A team of scientists reports that 'mad cow'-like diseases have not been a major force in human history, nor have been cannibalistic rituals that are known to be associated with disease transmission.//
In a new study published by the journal Genome Research, Prof. Jaume Bertranpetit at the Universitat Pompeu Fabra and his colleagues used a fresh set of genetic data to show that balancing selection associated with cannibalism has not been a major selective driving force on the prion protein gene, as has been recently proposed.
The study also has important implications for researchers using a specific class of DNA markers called SNPs (single nucleotide polymorphisms) for examining genetic associations with diseases or for evaluation of historical patterns of human migration.
The prion protein gene (PRNP) encodes a protein that can abnormally fold and amass in brain tissues to cause fatal neurodegenerative diseases such as mad cow disease. These diseases, cumulatively known as transmissible spongiform encephalopathies (TSEs), include CJD (Creutzfeldt-Jakob disease) and kuru in humans. Kuru is confined to a human population in Papua-New Guinea and is transmitted by cannibalism at ritualistic mortuary feasts.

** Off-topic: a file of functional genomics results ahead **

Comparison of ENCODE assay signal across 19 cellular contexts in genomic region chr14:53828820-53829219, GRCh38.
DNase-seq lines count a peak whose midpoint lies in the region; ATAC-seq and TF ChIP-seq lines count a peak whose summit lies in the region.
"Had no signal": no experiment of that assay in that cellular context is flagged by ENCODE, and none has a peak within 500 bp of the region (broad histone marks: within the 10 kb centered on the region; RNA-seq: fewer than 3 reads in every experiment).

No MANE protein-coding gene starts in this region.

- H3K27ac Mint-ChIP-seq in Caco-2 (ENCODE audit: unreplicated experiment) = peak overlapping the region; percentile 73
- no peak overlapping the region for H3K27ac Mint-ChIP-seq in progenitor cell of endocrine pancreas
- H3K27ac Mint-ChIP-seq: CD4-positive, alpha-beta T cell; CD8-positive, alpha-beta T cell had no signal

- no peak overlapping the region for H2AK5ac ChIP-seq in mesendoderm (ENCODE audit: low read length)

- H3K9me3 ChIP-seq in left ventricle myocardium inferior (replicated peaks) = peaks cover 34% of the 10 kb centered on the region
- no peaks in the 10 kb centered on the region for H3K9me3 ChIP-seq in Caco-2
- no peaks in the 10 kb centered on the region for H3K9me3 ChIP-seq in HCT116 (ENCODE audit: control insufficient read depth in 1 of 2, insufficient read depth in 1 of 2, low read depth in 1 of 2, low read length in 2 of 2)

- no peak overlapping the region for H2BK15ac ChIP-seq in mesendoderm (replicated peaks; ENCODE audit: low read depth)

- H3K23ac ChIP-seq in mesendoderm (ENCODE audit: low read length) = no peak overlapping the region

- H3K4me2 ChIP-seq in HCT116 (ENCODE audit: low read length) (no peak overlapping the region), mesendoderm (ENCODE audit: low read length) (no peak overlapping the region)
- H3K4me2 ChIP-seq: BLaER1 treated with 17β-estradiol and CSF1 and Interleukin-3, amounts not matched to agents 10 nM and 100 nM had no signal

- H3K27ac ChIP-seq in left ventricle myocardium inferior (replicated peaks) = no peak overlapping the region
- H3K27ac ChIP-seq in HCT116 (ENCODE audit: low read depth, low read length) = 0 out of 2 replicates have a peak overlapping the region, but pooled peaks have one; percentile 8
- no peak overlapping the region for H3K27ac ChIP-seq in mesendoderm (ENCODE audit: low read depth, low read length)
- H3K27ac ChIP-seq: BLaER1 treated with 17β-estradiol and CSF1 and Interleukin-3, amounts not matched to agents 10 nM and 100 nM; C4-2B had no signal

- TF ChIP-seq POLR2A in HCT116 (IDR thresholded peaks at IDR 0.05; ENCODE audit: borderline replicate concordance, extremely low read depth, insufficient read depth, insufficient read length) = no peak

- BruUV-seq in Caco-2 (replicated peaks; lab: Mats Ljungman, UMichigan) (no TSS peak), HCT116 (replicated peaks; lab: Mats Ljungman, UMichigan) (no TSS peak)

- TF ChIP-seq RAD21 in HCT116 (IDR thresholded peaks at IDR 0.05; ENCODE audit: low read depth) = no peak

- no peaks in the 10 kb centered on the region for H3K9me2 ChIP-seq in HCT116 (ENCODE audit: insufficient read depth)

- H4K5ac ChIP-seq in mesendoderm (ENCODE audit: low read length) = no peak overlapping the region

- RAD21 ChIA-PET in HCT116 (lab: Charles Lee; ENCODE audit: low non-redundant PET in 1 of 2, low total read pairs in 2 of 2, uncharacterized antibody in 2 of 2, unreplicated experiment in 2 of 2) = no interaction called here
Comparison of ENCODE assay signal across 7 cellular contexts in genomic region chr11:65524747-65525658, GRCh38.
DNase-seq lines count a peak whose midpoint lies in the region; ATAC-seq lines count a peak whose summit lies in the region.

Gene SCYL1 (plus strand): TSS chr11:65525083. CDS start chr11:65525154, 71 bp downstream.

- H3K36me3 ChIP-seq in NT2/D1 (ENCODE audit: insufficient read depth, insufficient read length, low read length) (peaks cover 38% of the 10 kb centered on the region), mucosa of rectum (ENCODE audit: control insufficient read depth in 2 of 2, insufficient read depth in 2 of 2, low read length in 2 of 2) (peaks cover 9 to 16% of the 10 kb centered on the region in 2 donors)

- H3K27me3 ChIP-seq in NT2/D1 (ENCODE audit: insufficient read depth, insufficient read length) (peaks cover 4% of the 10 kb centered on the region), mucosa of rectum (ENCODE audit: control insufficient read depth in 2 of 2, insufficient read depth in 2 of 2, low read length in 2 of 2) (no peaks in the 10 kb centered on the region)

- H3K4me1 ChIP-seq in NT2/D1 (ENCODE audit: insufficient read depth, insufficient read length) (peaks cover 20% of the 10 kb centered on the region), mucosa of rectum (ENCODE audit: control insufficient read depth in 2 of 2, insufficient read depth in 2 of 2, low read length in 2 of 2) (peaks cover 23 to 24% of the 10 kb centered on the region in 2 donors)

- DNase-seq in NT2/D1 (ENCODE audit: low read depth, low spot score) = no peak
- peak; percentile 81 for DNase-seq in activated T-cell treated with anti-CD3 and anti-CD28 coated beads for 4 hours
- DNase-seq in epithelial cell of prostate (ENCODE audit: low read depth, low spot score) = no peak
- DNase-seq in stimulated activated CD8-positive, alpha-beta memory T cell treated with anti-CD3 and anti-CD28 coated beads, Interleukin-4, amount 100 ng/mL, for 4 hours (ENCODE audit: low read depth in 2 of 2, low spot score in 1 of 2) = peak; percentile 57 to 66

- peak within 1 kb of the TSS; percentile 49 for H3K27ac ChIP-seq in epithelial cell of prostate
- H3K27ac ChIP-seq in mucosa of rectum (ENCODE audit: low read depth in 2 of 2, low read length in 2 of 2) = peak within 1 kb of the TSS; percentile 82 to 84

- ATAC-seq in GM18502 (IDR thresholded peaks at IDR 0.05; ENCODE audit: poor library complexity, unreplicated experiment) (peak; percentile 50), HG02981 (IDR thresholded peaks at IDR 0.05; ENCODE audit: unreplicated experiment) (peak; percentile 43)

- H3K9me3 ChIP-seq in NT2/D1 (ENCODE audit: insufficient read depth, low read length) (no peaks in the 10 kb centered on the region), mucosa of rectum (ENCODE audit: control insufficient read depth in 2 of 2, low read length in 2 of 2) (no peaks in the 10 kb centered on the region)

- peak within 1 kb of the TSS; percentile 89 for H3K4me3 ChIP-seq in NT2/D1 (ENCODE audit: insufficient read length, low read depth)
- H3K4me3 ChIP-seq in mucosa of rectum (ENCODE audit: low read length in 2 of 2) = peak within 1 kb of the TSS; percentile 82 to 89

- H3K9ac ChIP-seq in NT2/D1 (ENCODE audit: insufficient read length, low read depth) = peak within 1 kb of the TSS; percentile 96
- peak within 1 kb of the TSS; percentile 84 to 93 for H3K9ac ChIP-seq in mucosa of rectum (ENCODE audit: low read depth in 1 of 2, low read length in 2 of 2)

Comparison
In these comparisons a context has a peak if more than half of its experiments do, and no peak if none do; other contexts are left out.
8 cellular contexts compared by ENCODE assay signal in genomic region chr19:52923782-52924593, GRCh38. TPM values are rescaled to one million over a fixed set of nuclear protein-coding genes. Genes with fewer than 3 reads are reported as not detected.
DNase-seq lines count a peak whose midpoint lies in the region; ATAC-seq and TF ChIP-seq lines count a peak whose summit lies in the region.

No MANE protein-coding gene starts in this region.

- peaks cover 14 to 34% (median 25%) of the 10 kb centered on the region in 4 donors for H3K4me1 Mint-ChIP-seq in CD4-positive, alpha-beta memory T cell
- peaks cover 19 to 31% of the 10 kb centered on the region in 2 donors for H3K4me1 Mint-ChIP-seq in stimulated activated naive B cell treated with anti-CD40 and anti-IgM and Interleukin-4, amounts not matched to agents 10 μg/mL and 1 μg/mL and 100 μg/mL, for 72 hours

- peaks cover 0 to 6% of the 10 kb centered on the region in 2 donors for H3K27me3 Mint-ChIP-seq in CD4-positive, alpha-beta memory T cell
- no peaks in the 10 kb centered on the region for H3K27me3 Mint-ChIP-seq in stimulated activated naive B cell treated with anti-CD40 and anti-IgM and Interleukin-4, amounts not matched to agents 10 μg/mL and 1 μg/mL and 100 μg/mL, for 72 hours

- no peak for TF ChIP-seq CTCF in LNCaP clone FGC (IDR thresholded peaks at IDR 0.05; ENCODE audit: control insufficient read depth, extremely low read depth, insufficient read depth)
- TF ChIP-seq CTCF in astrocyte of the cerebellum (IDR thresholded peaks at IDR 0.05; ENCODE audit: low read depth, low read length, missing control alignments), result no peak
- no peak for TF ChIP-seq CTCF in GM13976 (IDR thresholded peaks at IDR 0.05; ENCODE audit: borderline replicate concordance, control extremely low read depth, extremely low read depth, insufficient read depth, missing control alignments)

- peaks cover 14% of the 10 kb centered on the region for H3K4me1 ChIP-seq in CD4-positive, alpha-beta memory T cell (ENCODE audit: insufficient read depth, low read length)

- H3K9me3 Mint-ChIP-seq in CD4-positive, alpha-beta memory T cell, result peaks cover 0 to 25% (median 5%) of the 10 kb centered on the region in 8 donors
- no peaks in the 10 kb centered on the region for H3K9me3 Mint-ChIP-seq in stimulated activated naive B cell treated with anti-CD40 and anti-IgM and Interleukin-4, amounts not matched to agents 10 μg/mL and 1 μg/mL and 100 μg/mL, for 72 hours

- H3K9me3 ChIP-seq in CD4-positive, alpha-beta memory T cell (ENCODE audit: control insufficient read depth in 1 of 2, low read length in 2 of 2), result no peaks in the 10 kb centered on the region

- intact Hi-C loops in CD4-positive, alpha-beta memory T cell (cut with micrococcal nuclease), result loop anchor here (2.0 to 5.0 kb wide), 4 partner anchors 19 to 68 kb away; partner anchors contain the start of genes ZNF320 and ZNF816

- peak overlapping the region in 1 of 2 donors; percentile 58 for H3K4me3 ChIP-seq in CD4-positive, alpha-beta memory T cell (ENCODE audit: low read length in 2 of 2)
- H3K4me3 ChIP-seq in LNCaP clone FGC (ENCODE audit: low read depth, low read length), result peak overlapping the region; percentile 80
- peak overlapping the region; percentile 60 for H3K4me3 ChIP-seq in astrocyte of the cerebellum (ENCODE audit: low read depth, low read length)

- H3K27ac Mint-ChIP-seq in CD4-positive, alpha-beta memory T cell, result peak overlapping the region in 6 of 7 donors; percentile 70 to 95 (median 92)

A high-profile study published nearly three years ago suggested that individuals who were heterozygous for a common polymorphism in the PRNP gene were relatively resistant to the disease. Over time, homozygotes who participated in the cannibalistic rituals purportedly decreased in number due to their increased susceptibility to kuru. This indicated that cannibalism conferred an effect of balancing selection on the PRNP gene throughout human history.
Bertranpetit and his colleagues sequenced 2,378 base pairs of the PRNP gene in 174 individuals; in addition, they genotyped two SNPs from the PRNP gene in 1000 individuals from populations worldwide. They identified 28 different haplotypes - or combinations of DNA varPage: 1 2 Related medicine news :1
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